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Scientists use novel technique to create new energy-efficient microelectronic device

Illustration of redox gating for carrier manipulation and electric field control of the electronic state. The green threads represent functional molecules for redox gating, and the ability to function at low power mimics synaptic switching in the human brain, as represented by the underlying synapse. @ Argonne National Laboratory

As the integrated circuits that power our electronic devices get more powerful, they are also getting smaller. This trend of microelectronics has only accelerated in recent years as scientists try to fit increasingly more semiconducting components on a chip.

Microelectronics face a key challenge because of their small size. To avoid overheating, microelectronics need to consume only a fraction of the electricity of conventional electronics while still operating at peak performance.

Researchers at the U.S. Department of Energy’s (DOE) Argonne National Laboratory and the Pritzker School of Molecular Engineering at the University of Chicago have achieved a breakthrough that could allow for a new kind of microelectronic material to do just that. In a new study published in Advanced Materials, the team proposed a new kind of ​“redox gating” technique that can control the movement of electrons in and out of a semiconducting material.

“Redox” refers to a chemical reaction that causes a transfer of electrons. Microelectronic devices typically rely on an electric ​“field effect” to control the flow of electrons to operate. In the experiment, the scientists designed a device that could regulate the flow of electrons from one end to another by applying a voltage — essentially, a kind of pressure that pushes electricity — across a material that acted as a kind of electron gate. When the voltage reached a certain threshold, roughly half of a volt, the material would begin to inject electrons through the gate from a source redox material into a channel material.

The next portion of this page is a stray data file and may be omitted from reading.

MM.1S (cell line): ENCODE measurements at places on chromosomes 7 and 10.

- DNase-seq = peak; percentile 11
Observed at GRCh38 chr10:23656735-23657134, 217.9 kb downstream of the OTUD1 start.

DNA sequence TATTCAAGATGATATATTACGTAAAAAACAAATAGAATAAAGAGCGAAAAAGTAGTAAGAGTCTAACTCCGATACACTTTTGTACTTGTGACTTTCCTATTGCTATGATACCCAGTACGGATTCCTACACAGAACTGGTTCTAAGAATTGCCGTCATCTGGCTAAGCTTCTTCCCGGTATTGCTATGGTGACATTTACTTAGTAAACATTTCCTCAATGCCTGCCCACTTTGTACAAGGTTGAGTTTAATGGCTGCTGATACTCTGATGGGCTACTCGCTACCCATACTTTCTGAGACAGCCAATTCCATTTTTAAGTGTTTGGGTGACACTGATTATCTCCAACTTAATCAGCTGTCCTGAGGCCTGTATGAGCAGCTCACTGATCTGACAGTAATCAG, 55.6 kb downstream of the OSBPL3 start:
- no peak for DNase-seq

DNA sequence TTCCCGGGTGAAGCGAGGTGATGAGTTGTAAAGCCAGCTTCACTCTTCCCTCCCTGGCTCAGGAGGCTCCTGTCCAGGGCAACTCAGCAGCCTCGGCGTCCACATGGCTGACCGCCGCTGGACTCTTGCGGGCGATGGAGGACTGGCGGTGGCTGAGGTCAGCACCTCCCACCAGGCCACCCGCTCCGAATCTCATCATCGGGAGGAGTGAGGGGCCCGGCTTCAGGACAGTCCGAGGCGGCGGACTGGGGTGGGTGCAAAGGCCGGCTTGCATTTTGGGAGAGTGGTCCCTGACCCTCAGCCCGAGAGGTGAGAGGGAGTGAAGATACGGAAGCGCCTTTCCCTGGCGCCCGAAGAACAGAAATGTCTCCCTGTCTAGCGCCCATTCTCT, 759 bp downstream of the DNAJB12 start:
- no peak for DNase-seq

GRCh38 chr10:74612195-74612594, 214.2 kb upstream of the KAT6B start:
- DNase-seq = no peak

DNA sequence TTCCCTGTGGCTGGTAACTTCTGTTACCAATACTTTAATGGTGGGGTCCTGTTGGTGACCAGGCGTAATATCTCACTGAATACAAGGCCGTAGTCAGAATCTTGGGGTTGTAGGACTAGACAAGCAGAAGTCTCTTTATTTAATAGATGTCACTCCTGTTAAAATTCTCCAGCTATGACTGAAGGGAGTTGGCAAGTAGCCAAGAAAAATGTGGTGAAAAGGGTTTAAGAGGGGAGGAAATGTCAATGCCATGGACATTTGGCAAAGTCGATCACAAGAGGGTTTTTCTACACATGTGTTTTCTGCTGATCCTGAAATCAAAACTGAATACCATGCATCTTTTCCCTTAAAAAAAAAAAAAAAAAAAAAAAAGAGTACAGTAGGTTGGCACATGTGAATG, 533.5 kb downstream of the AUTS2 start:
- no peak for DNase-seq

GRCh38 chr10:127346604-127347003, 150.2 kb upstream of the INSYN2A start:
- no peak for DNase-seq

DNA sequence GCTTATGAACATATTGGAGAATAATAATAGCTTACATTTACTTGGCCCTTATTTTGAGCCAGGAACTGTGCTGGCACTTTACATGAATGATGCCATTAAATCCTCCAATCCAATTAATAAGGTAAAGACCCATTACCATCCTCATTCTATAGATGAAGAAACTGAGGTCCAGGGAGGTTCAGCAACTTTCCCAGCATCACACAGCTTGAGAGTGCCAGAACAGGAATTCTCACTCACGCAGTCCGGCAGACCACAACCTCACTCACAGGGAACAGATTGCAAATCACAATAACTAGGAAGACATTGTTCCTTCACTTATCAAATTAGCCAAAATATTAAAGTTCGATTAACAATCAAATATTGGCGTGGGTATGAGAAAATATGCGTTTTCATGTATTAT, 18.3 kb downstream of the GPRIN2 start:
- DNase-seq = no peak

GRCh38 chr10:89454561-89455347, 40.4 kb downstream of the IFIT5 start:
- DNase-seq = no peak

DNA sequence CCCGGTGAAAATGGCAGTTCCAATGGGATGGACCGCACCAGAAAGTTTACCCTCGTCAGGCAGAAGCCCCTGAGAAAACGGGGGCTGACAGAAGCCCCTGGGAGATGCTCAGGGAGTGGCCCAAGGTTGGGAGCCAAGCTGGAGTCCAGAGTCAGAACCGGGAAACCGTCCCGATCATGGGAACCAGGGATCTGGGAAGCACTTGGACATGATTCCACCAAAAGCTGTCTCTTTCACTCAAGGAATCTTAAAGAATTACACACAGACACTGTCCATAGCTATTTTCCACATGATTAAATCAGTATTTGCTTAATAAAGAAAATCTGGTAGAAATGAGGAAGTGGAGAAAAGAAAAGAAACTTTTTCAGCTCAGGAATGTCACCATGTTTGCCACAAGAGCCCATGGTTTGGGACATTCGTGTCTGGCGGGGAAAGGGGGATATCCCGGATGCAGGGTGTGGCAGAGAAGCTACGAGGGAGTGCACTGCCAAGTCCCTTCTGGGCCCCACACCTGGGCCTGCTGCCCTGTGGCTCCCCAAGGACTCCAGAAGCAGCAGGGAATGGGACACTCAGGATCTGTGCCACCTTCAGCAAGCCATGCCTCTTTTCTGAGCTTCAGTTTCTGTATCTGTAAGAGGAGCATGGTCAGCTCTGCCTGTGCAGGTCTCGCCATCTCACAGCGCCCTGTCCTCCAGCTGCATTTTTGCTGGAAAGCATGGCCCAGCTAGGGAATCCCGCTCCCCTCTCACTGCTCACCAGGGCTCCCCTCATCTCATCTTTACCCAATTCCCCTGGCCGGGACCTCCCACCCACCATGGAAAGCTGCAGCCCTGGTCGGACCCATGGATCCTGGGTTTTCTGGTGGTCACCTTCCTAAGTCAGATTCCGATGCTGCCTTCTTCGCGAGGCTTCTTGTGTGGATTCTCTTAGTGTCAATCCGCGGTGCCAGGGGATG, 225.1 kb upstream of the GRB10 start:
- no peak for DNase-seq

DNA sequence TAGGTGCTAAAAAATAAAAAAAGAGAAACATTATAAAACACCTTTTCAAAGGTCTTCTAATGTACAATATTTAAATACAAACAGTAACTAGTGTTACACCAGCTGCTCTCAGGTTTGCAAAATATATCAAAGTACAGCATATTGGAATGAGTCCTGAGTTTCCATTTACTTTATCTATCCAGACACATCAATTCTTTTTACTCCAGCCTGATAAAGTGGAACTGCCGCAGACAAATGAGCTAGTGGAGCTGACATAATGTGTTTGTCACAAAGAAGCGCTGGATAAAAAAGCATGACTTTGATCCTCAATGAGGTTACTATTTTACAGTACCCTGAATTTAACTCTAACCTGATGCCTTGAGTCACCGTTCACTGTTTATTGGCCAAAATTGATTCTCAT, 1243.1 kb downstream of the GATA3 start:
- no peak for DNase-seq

By using the voltage to modify the flow of electrons, the semiconducting device could act like a transistor, switching between more conducting and more insulating states.

“The new redox gating strategy allows us to modulate the electron flow by an enormous amount even at low voltages, offering much greater power efficiency,” said Argonne materials scientist Dillon Fong, an author of the study. ​“This also prevents damage to the system. We see that these materials can be cycled repeatedly with almost no degradation in performance.”

“Controlling the electronic properties of a material also has significant advantages for scientists seeking emergent properties beyond conventional devices,” said Argonne materials scientist Wei Chen, one of the study’s co-corresponding authors.

“The subvolt regime, which is where this material operates, is of enormous interest to researchers looking to make circuits that act similarly to the human brain, which also operates with great energy efficiency,” he said.

The redox gating phenomenon could also be useful for creating new quantum materials whose phases could be manipulated at low power, said Argonne physicist Hua Zhou, another co-corresponding author of the study. Moreover, the redox gating technique may extend across versatile functional semiconductors and low-dimensional quantum materials composed of sustainable elements.

Work done at Argonne’s Advanced Photon Source, a DOE Office of Science user facility, helped characterize the redox gating behavior.

Additionally, Argonne’s Center for Nanoscale Materials, also a DOE Office of Science user facility, was used for materials synthesis, device fabrication, and electrical measurements of the device. Reference Redox Gating for Colossal Carrier Modulation and Unique Phase Control

Le Zhang, Changjiang Liu, Hui Cao, Andrew J. Erwin, Dillon D. Fong, Anand Bhattacharya, Luping Yu, Liliana Stan, Chongwen Zou, Matthew V. Tirrell, Hua Zhou, Wei Chen


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